“It was an amazing experience due to being able to provide immediate, short- and long-term impact to the NGO…. The leadership, teamwork and project management skills which I enhanced during the course of my assignment will continue over to my career and personal life.”

– Keven Patten, 2016 RTC Fellow

Current-Year Partners

The vision of the African Resource Centre (ARC) is to build a supply-chain think tank that can provide independent strategic advice to help countries meet their public health goals. ARC West Africa is partnering with Africa Consulting and Trading (ACT), a consulting company, to work with entities across sectors and throughout the value chain, to broker, match and structure partnerships across the private sector, civil society, academia and donors to support ministries of health in Africa.

Africare works to improve the quality of life of the people in Africa. Africare is a leading nongovernmental organization (NGO) committed to addressing African development and policy issues by working in partnership with African people to build sustainable, healthy and productive communities.

BIO Ventures for Global Health (BVGH) develops programs and initiatives that engage the biopharmaceutical industry in global health. Through this core mandate, BVGH establishes partnerships between pharmaceutical companies and nonprofit researchers, builds biomedical R&D capacity at developing-world research centers, places gently used laboratory equipment at African research centers through the Equipment Donation program, and helps neglected-infectious-disease researchers identify relevant research funding through the FundFinder program.

Peruvian women have one of the highest rates of cervical cancer in the world. This is disproportionately true for impoverished, indigenous women who live in the isolated mountainous regions of the country. CerviCusco‘s mission is to reduce morbidity and mortality among all women in the region of Cusco through medical treatment and outreach with a culturally sensitive high quality of care.

The International AIDS Vaccine Initiative (IAVI) is a global not-for-profit organization whose mission is to ensure the development of safe, effective and accessible preventive HIV vaccines for use throughout the world.

Jhpiego, whose mission is to prevent the needless death of women, children and families worldwide, is an expert in implementing competency-based training for health workers. The organization works to strengthen in-service and pre-service education for frontline health workers, improve infection prevention practices at health facilities, improve the performance of health workers, and implement its Standards-Based Management and Recognition approach to improve the quality of healthcare.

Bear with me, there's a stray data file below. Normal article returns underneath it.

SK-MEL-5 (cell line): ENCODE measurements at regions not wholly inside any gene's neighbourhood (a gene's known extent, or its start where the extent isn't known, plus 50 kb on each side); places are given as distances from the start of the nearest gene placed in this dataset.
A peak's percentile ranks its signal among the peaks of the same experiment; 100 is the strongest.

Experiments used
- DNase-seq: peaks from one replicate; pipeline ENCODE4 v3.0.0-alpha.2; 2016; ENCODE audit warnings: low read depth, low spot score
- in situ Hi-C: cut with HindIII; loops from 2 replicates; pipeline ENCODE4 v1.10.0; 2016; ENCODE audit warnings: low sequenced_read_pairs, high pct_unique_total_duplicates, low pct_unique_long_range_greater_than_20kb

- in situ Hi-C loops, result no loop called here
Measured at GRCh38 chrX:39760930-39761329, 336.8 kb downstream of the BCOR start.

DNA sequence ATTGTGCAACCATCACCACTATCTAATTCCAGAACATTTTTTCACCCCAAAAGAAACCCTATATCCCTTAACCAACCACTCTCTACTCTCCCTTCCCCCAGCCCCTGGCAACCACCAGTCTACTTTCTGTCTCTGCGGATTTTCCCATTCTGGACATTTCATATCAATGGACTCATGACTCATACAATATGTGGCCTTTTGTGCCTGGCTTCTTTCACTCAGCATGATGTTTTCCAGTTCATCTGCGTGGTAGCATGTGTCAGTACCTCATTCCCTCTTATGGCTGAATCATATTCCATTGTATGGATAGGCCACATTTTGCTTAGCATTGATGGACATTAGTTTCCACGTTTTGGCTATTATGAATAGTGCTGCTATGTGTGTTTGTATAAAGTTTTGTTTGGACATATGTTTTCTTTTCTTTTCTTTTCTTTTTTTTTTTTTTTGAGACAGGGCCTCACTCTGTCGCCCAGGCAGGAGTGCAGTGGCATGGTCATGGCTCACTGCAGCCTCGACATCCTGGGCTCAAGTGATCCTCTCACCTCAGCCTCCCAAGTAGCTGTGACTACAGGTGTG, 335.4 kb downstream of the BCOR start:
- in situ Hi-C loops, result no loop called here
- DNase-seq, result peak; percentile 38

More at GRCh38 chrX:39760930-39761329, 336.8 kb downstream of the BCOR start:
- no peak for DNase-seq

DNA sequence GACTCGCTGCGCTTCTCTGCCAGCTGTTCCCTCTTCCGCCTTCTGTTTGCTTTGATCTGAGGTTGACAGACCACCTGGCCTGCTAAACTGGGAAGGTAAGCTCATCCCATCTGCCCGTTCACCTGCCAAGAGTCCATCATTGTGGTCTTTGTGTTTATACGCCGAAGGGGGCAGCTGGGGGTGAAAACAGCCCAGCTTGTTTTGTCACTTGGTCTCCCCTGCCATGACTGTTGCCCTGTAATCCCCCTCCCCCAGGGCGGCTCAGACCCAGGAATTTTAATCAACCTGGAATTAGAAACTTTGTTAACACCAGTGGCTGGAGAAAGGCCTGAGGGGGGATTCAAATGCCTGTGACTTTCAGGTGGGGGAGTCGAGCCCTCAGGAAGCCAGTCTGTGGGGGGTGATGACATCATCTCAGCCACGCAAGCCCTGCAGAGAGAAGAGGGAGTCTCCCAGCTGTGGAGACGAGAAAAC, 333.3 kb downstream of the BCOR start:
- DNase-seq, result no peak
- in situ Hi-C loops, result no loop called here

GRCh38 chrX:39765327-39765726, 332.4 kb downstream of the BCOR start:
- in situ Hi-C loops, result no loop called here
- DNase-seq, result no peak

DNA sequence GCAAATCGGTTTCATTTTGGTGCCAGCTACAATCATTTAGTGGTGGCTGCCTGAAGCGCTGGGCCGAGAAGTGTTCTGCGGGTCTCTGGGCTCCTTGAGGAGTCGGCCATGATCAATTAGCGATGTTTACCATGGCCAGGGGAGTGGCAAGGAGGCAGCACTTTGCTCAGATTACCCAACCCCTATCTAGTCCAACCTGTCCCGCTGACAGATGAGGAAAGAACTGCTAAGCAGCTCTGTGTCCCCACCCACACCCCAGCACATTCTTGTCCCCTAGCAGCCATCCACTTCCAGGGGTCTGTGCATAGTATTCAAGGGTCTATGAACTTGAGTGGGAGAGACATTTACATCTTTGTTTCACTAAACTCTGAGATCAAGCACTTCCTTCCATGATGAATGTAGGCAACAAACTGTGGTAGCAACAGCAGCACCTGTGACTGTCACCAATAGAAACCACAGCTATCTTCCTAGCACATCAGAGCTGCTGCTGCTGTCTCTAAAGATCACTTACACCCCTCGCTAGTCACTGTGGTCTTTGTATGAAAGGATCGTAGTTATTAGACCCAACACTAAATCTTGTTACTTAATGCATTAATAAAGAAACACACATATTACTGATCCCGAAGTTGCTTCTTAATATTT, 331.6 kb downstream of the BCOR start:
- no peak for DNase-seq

Mission Rabies strives to preserve and protect human health for the public benefit by participating in the global elimination of rabies; assisting with education projects around the world relating to rabies and its prevention, treatment and elimination; assisting with the implementation and operation of rabies vaccination programs; and providing a global resource and support structure to charities and organizations that are involved with the elimination of rabies.

The Pacific Northwest Research Institute (PNRI) was founded with the vision of creating an independent facility where practicing physicians and surgeons would enjoy “complete freedom to pursue research” in an effort to “correct man’s infirmities.” PNRI has become a basic research institute with a commitment to applying laboratory discoveries to improve human health. Its current focus on using state-of-the-art genetics and bioinformatics research helps to make meaningful contributions in various biomedical fields and to achieve its mission of improving human health.

The Program for Accessible Health Communication and Education (PACE) implements a range of public health interventions designed to alleviate disease burden and promote healthy living for the people of Uganda. The vision of PACE is to be an innovative, efficient, results-oriented organization that works toward realizing a community of Ugandans empowered to sustain healthy behavior, and toward contributing significantly to the health ministry’s priority health areas, including (but not limited to) HIV/AIDS, malaria, child health and reproductive health.

Project HOPE delivers essential medicines and supplies, health expertise and medical training to respond to disaster, prevent disease, promote wellness and save lives around the globe.